Public Health Shares Decision-Making Scenarios to Prevent COVID-19

EL DORADO COUNTY PUBLIC HEALTH PROMOTIONS

DECISION-MAKING SCENARIOS FOR PREVENTION OF COVID-19

(Placerville, CA) – El Dorado County Public Health is reminding El Dorado County residents and visitors to remain vigilant to prevent the spread of COVID-19. According to El Dorado County Public Health Officer Dr. Nancy Williams, cases of COVID-19 in California and El Dorado County have been at moderate to high levels this summer. Although levels are finally falling again, with students returning to school this month, ongoing transmission of the virus is likely to continue. “It’s a cause for concern because the variants seem to be getting more contagious,” Williams said. “Taking simple preventative measures is still the best way to reduce the chances of acquiring or spreading the virus.”

“Prior to 2022, spikes in COVID-19 cases in California were addressed through state-issued orders,” Williams explained. “However, since the state of California converted most of its COVID-19 orders to advisories earlier this year, almost all responsibility for protecting yourself and others from contracting COVID and from spreading it to others now rests with by each of us as individuals.” Some state restrictions remained for special settings, such as health care facilities.

Global recommendations for everyone to prevent the spread of COVID-19 continue to be:

  • Getting a vaccination and (once eligible) a booster,
  • Examination (or take a test at home) when symptoms appear,
  • Continue to wear good quality, properly fitted masks when you cannot adequately protect yourself in spaces shared with others who may expose you to COVID-19, and
  • Stay away from other people when you are sick (to keep them safe).

Beyond those recommendations, Williams says people will have to make decisions for themselves and their families about how and when to take precautions. “Deciding what precautions to take can be complicated,” Williams said. “Personal considerations, such as one’s own risk tolerance and susceptibility of household members to severe illness, may factor into these decisions.”

To help people, El Dorado County Public Health shares common scenarios that people are likely to face and provides decision-making options (from good to better to best). These decision-making scenarios include activities such as visiting vulnerable people, going to the gym, and socializing with people outside one’s community. Dr. Williams hopes this information will help people make decisions about which precautions make sense for them.

A common scenario is shown below. Other scenarios can be found on the El Dorado County Public Health Welldorado webpage – https://www.welldorado.org/.

Common scenario #1
How can I safely visit an elderly (or other vulnerable) person or how can others safely visit me if I am vulnerable?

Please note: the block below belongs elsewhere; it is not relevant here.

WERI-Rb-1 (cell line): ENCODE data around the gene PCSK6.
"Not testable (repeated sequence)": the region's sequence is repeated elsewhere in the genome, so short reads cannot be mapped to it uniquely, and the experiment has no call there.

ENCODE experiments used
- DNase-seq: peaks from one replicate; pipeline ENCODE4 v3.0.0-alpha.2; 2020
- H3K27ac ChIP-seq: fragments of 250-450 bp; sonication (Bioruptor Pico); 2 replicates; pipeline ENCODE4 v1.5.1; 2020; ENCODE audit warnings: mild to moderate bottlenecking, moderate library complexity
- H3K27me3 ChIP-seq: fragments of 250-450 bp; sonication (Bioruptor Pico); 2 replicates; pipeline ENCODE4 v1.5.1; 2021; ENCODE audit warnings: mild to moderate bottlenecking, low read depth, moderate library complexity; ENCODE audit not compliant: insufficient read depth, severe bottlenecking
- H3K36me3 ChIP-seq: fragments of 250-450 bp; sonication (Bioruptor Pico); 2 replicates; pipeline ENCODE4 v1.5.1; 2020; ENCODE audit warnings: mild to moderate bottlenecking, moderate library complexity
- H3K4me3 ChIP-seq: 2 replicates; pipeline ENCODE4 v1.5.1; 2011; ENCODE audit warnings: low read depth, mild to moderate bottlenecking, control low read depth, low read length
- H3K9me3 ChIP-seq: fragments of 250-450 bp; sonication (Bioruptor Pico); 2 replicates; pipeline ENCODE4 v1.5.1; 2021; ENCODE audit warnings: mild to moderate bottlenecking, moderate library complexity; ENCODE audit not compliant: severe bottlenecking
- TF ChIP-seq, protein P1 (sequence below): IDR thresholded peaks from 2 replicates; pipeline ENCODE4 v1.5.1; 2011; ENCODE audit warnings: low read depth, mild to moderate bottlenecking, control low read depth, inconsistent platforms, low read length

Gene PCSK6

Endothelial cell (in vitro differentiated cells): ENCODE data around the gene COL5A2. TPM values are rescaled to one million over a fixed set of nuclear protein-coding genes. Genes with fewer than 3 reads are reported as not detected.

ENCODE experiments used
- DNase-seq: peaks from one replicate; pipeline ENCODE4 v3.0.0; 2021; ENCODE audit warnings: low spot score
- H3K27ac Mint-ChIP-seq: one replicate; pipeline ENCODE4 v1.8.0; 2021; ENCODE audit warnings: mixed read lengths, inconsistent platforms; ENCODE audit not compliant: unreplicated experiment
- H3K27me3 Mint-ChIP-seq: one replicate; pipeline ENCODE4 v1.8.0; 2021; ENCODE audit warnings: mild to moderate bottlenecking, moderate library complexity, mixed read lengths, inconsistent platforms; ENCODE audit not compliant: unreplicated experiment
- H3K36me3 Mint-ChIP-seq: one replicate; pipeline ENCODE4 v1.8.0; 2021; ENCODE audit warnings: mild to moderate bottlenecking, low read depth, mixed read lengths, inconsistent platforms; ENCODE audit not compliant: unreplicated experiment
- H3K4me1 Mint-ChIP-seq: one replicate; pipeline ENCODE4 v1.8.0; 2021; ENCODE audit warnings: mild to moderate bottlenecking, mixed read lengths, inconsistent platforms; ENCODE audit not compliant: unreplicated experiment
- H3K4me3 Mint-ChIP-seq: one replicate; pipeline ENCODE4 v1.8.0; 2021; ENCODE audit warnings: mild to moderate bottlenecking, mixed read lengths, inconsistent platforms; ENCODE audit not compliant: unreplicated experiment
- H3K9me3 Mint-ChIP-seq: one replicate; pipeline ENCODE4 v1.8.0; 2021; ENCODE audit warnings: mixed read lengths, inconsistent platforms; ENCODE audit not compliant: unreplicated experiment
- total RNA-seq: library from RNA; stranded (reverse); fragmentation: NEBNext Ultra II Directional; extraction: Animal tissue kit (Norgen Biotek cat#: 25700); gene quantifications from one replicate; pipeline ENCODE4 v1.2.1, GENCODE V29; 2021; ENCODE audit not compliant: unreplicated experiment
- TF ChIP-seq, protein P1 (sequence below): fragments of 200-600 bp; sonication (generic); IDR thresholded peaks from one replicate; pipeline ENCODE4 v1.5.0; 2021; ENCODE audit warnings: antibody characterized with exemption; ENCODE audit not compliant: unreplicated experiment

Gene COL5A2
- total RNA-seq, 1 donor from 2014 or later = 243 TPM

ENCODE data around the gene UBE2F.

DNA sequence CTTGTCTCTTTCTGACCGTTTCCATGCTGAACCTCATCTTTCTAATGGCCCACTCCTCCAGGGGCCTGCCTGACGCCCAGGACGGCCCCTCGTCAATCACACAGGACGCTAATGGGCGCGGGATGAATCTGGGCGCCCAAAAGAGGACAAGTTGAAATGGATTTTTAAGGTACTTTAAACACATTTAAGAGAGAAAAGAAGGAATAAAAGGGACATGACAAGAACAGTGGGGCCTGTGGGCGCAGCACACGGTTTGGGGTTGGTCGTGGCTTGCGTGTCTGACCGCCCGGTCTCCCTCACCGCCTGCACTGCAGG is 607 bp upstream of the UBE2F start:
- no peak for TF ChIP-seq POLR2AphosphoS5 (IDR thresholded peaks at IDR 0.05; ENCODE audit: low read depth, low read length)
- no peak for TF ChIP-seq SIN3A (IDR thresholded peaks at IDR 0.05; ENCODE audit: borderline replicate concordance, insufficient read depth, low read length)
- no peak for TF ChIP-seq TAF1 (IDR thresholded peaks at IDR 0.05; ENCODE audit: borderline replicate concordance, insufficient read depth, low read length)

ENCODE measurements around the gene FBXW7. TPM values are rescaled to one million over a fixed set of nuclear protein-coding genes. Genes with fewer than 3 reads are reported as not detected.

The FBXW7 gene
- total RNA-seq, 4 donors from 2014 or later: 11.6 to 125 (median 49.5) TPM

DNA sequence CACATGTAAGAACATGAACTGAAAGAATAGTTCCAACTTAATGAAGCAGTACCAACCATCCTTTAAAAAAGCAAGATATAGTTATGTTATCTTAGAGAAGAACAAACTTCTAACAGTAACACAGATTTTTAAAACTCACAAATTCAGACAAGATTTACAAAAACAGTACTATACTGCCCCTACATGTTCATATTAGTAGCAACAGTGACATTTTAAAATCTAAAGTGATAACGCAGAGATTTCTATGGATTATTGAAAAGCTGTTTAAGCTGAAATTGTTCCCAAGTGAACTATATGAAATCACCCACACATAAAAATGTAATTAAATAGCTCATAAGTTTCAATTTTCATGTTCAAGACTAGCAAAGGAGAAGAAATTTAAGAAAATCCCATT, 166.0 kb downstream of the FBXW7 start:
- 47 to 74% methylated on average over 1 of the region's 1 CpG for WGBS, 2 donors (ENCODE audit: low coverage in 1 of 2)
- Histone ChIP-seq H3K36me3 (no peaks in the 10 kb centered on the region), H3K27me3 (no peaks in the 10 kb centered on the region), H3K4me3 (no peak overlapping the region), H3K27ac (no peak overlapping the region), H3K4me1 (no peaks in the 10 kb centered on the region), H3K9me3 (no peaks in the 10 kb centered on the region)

good
  • Keep track of how seriously COVID is affecting the communities where you and the older/vulnerable person live or will visit. If you have symptoms similar to COVID, postpone your visit (even if you test negative for COVID).
  • Do an antigen test just before the visit.
  • If the sample is positive, postpone your visit.

    A tip: Complete your antigen test as close to the start of your visit as possible, but be prepared to postpone your visit if you test positive. If last-minute plan changes would wreak havoc, consider getting tested a day or two in advance (then again right before the visit).

Better

To the above, add more layers of protection:

  • Be careful a week (or two) before the visit – minimize going to indoor gatherings and other indoor events. (Schedule them for after your visit)
  • Consider masking whenever you are indoors with people outside your household, such as when traveling.
  • Take care of household members who are in situations that put them at risk for COVID.
The best

Plan to take the above steps andin advance:

  • Get antigen test kits* to keep on hand.
  • Plan your visit so that it can be canceled or changed if COVID illness occurs or the risks become too high.
  • Catch up on your COVID-19 vaccinations.

Regardless of the scenario, Williams says people should consider these questions when making decisions:

  • Is there anyone particularly vulnerable to severe COVID?
  • Have people in the group been vaccinated/boosted or recently had COVID?
  • Will we be meeting indoors or outdoors?
  • Is it likely that I or others will wear masks when we are together indoors?
  • Would I or others perform antigen tests and isolate from the group if the results are positive?
  • Will we experience higher risk exposures, such as close face-to-face communication while dining together without a mask in a restaurant? Or will the exposures be lower risk, such as sitting quietly while wearing a mask in a movie theater?

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